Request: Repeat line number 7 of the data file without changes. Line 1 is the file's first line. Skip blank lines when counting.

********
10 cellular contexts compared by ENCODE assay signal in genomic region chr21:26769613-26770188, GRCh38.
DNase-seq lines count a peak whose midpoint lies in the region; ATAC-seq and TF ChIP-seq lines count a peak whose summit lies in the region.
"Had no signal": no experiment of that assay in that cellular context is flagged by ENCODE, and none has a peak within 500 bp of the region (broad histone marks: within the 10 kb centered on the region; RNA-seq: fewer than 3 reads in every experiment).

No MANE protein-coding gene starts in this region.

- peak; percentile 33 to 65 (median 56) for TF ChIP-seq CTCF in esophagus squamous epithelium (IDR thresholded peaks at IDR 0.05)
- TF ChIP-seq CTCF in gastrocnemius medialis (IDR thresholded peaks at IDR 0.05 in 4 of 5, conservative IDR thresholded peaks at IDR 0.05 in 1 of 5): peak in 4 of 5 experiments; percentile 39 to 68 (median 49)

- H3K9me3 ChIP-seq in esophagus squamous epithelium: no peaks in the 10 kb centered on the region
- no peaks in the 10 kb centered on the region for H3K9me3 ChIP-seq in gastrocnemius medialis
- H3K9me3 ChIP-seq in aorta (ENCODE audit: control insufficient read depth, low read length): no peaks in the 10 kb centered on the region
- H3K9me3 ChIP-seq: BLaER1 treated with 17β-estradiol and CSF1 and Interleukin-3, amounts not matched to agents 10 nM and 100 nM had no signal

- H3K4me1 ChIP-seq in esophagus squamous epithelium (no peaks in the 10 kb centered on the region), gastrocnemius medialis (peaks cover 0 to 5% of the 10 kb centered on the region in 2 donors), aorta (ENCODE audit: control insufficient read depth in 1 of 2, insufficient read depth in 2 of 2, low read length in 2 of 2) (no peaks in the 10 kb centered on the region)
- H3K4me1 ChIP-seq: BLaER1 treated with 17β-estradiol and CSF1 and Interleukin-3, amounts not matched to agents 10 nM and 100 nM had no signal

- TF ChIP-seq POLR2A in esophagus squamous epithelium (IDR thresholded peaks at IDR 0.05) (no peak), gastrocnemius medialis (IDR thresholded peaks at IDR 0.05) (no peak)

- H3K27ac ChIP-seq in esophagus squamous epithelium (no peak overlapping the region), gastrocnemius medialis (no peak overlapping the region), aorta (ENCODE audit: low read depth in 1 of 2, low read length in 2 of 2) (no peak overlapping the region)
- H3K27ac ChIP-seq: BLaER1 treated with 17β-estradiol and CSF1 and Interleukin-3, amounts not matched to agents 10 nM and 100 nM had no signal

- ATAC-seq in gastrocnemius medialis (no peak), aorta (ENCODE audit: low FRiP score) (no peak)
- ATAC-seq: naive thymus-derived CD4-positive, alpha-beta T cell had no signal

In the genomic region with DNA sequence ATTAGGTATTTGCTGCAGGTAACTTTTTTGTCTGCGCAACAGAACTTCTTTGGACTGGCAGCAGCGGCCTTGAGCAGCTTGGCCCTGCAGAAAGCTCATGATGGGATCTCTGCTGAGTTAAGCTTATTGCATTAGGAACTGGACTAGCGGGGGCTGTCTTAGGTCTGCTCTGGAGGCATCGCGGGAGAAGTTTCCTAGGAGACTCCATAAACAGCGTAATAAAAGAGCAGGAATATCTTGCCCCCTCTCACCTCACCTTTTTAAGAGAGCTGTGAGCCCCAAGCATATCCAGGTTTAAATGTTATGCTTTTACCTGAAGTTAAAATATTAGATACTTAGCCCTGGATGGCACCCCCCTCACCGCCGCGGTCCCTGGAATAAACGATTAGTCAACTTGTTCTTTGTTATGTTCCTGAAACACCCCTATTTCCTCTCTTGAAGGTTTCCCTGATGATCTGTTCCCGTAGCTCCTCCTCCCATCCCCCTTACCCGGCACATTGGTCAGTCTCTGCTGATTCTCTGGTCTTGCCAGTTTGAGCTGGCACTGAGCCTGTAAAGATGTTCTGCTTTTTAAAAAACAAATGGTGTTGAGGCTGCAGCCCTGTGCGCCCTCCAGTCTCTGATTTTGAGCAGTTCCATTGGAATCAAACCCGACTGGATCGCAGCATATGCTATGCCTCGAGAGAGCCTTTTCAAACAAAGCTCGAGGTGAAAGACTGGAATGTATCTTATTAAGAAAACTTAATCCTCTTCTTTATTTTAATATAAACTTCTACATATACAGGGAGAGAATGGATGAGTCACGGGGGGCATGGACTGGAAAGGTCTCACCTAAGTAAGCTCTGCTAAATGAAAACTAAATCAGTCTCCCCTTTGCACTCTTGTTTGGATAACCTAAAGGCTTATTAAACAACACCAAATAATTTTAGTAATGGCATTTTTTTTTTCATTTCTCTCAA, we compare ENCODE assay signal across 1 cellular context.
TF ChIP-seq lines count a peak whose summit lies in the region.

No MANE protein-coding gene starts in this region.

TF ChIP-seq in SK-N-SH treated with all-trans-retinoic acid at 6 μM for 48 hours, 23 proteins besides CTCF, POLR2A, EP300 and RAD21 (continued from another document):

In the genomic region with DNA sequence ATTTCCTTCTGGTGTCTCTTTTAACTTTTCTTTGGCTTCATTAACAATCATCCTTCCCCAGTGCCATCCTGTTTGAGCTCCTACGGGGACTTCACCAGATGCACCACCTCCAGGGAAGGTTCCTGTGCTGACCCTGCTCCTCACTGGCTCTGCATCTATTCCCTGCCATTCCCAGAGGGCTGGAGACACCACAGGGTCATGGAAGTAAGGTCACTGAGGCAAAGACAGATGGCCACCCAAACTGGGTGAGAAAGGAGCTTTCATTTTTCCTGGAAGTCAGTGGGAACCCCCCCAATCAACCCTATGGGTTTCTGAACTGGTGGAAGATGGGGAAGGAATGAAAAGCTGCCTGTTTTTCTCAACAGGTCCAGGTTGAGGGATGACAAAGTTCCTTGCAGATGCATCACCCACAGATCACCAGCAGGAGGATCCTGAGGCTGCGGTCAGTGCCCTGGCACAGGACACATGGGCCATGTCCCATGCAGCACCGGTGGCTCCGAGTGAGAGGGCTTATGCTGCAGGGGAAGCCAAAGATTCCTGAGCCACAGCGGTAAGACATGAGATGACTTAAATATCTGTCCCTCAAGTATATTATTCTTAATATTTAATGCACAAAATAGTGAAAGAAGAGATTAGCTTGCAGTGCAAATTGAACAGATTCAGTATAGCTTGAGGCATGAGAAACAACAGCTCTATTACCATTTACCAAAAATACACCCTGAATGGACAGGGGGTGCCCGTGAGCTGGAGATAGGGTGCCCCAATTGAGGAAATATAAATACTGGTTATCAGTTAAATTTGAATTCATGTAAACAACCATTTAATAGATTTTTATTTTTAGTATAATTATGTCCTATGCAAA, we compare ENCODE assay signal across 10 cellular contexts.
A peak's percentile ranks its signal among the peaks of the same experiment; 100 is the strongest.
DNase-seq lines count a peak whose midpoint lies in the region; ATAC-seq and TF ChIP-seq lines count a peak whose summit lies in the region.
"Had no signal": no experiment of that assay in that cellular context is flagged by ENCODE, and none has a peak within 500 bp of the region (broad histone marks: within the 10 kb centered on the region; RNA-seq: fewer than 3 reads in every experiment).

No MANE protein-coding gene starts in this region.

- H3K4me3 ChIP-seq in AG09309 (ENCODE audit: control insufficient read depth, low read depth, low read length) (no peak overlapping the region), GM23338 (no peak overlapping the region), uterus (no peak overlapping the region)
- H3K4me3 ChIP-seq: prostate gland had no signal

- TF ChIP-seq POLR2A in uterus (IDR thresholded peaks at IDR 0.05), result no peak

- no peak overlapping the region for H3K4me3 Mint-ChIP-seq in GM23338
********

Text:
- H3K9me3 ChIP-seq in esophagus squamous epithelium: no peaks in the 10 kb centered on the region